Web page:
The museum worked with The Kern Group, an Axis partner also located in Peoria, to identify the right solution for its needs. After researching the options, Kern provided an AXIS C1004-E Network Cabinet Speaker for the museum to try out in the building, which gave the team the opportunity to see the product in action.

“We were familiar with the Axis brand, and the features-to-price ratio made it attractive to us. And no other vendor offered the demo opportunity we were given,” says Willie Howe, Information Security Supervisor for the Peoria Park District.

Cabinet speaker on wall of children's museum

One of the key features that led the museum to choose the cabinet speakers was the ability for staff to page specific zones or the entire location using the museum’s existing phone system with a SIP tie-in.

“We knew we needed something we could control from our offices,” Herz says. In all, the museum purchased six more AXIS C1004-E speakers for installation throughout the building.

Cabinet speaker on wall of children's museum

‘A breeze’ to install

When it came time to install the speakers, Howe and his team collaborated with museum staff to determine the most appropriate locations, namely those where staff wanted messages to be loudest and clearest in a busy, noisy museum.

“We walked around and thought about where sound would cut off and where the loudest areas were, and then took the IT department’s advice on where they would be most strategically placed,” Herz says.

The physical installation went quickly thanks to the speakers’ two-part mounting system and single-cable connection, which Howe says “made it a breeze” to install the brackets that hold the speakers. This was especially helpful because of the small size of Howe’s team.

“After the bracket is installed, it’s two screws for the speakers and you’re done. One person can easily mount several of these in a day,” Howe says.

AXIS C1004-E speakers are preconfigured to provide high-quality audio in a single unit with no need for additional hardware, including an amplifier, mixer or power supply. The speakers easily connected to the PlayHouse’s existing IP network with a single PoE cable that provided both connectivity and power.

Management with a simple click

While the speakers’ installation was extremely easy, setup and management may have been even easier thanks to AXIS Audio Player software, which comes pre-installed on all Axis network speakers and offers all the functionality needed to make live or recorded announcements or schedule music playlists.

“The software is super user-friendly. I can go ahead and schedule anything I want with just a click,” Herz says.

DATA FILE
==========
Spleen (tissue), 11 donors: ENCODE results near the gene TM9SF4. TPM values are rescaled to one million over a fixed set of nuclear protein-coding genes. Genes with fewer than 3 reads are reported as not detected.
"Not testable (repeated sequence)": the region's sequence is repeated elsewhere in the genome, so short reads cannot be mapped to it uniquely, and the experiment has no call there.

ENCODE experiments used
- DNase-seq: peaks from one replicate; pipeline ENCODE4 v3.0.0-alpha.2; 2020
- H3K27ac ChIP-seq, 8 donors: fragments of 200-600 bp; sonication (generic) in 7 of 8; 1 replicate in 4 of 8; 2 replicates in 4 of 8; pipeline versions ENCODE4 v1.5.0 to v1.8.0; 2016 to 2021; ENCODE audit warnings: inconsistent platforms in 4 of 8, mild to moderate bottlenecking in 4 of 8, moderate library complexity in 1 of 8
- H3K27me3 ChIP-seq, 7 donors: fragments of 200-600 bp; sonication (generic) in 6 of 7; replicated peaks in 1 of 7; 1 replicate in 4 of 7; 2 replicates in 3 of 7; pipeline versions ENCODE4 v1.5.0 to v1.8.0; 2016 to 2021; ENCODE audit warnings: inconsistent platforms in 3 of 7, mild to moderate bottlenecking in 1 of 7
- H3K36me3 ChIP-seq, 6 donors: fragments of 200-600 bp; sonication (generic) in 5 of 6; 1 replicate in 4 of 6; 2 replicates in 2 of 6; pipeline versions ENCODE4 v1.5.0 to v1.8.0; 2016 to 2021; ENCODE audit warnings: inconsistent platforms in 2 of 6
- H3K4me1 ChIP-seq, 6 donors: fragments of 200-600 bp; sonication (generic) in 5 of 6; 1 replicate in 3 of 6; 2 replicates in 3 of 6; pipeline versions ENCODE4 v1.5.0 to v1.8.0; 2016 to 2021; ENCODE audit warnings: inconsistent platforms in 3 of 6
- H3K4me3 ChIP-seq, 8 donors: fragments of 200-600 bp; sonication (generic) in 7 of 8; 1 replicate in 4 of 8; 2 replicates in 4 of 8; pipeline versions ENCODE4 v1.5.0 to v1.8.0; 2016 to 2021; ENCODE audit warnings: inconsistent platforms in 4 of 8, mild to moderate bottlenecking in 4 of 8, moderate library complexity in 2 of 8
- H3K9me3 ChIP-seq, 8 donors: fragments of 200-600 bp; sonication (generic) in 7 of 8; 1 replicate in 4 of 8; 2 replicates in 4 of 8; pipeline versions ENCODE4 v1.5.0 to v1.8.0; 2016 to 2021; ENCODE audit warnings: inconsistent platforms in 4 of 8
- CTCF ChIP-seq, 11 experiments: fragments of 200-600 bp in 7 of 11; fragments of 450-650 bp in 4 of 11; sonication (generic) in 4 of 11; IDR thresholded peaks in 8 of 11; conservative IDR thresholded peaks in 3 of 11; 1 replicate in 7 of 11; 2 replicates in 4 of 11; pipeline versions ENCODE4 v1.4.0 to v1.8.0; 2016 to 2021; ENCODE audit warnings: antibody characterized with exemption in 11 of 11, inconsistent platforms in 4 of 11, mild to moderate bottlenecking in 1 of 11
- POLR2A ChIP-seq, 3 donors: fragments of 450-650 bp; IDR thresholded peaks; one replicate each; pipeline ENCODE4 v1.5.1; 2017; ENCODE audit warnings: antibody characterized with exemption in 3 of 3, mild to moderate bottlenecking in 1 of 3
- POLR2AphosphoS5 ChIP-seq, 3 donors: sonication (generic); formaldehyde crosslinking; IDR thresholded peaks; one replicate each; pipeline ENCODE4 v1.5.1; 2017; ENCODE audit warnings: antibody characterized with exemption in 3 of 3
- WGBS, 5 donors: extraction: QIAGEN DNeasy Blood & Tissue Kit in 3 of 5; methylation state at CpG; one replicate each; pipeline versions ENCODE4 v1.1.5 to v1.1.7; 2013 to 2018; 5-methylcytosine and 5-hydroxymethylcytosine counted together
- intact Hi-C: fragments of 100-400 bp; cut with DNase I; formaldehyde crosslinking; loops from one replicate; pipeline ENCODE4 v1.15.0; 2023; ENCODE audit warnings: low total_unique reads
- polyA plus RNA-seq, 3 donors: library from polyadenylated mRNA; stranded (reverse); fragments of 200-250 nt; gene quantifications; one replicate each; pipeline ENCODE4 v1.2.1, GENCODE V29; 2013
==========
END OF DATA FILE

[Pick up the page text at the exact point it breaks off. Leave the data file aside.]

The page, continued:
AXIS Audio Player also simplified the initial configuration of the speakers as well, including the ability to identify the “leader” speaker, which dictates the performance and programming of the others. “The software side of the speakers is very easy. They ‘see’ each other on the network, and we can determine the leader with a single click,” Howe says.

Improved coverage and lower costs

Beyond allowing museum staff to make closing and emergency announcements, the speakers have also been used to provide music for events, including a major fundraiser.

“For a recent fundraiser, instead of hiring musicians we were able to play our chosen playlist through the speakers, which saved us money,” Herz says.

In addition to cost savings, the speakers make it possible to play music in all areas of the museum, which wasn’t possible with a live band. “We’re on two floors, so that was really hard to do before we had the speakers,” Herz says.

'Flawless' performance

While the speakers have paid early dividends, museum staff is already thinking of new ways to employ them to improve visitors’ experience, including playing a “goodbye” song to accompany closing announcements.

“The speakers have performed flawlessly since installation. The staff is finding more use for them and wants the ability to stream music with websites or apps, and the AXIS C8033 Network Audio Bridge allows us to stream input from any source to the speakers,” Howe says.

Axis speakers are starting to spread across the Park District, with 12 speakers at its Lakeview Recreation Center and another six being installed at its Heart of Illinois Special Recreation Association facility. Both locations will also employ Axis audio bridges to allow the flexibility to stream audio from any source.